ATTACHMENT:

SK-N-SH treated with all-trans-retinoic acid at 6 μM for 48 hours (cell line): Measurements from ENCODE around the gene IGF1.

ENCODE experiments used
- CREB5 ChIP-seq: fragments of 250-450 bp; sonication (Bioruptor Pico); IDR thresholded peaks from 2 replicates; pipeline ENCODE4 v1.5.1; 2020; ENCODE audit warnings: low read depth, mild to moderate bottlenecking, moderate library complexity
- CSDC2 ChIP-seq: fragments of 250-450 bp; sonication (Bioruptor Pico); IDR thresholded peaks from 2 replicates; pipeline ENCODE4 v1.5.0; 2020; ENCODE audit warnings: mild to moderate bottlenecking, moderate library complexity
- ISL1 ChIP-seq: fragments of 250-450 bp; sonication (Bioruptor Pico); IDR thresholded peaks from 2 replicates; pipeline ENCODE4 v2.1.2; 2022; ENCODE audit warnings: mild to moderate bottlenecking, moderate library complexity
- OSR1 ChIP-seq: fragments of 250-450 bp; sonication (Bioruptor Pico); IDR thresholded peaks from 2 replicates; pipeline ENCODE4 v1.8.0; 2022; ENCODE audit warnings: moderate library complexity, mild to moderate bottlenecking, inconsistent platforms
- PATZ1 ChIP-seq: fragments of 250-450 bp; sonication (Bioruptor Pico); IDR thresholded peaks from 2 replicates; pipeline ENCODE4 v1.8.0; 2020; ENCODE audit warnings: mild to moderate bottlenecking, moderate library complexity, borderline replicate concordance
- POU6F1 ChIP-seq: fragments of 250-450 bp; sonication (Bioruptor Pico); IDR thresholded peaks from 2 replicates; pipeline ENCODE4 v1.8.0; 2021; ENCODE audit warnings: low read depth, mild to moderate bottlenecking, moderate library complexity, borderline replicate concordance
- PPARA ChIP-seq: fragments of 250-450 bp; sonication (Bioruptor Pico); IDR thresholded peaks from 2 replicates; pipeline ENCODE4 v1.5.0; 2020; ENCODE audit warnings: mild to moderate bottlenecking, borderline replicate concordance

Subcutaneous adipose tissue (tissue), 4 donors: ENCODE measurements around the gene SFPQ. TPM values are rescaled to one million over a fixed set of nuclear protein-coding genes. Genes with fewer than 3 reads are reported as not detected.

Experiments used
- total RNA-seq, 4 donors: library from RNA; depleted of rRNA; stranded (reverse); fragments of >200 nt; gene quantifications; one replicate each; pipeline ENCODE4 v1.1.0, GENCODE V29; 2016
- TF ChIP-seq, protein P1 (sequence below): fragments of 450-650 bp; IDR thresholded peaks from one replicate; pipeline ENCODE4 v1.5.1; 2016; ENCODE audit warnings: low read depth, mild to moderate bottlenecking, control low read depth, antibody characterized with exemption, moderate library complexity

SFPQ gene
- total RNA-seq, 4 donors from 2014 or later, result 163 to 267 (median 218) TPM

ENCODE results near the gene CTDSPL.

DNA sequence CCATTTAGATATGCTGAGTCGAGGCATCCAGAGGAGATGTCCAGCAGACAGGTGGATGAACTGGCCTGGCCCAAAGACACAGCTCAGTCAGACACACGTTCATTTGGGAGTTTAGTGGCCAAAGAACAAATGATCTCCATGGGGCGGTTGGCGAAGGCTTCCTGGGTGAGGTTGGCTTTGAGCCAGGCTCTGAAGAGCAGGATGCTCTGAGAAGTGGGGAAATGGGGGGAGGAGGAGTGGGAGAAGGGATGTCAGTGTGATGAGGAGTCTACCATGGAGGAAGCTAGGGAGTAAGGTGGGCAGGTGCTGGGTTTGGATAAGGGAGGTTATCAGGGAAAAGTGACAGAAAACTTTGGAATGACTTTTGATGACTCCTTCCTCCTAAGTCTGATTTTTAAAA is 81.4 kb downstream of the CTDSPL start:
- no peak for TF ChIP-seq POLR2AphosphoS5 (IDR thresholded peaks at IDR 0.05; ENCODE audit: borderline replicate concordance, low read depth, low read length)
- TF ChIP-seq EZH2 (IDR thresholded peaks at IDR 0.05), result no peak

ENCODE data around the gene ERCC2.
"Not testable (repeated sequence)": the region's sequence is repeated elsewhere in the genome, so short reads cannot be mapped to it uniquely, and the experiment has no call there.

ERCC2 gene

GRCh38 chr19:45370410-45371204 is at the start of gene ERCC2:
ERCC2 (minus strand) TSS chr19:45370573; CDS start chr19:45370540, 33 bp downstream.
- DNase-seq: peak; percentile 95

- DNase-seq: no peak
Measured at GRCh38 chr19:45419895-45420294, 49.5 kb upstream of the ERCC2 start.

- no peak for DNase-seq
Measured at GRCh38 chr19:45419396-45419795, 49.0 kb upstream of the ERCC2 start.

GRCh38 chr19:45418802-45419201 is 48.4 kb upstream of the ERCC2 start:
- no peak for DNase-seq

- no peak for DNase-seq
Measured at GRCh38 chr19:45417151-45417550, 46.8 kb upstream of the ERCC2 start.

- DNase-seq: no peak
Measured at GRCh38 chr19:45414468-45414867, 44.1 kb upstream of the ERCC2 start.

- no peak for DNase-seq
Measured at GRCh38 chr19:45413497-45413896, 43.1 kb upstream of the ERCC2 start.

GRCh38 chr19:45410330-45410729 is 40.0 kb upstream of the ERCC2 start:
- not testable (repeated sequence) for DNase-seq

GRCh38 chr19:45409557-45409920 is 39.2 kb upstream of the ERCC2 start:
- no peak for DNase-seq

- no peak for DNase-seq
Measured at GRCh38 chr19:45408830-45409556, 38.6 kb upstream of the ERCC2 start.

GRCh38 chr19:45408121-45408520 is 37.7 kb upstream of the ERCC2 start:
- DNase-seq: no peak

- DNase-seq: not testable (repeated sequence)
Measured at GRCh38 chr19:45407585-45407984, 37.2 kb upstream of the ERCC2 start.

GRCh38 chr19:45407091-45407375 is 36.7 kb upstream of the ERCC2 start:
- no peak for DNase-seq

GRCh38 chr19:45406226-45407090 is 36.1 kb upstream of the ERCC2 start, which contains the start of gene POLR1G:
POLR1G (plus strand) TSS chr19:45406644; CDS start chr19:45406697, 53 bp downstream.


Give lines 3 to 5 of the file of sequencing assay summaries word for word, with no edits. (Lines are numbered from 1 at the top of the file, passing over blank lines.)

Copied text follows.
- CREB5 ChIP-seq: fragments of 250-450 bp; sonication (Bioruptor Pico); IDR thresholded peaks from 2 replicates; pipeline ENCODE4 v1.5.1; 2020; ENCODE audit warnings: low read depth, mild to moderate bottlenecking, moderate library complexity
- CSDC2 ChIP-seq: fragments of 250-450 bp; sonication (Bioruptor Pico); IDR thresholded peaks from 2 replicates; pipeline ENCODE4 v1.5.0; 2020; ENCODE audit warnings: mild to moderate bottlenecking, moderate library complexity
- ISL1 ChIP-seq: fragments of 250-450 bp; sonication (Bioruptor Pico); IDR thresholded peaks from 2 replicates; pipeline ENCODE4 v2.1.2; 2022; ENCODE audit warnings: mild to moderate bottlenecking, moderate library complexity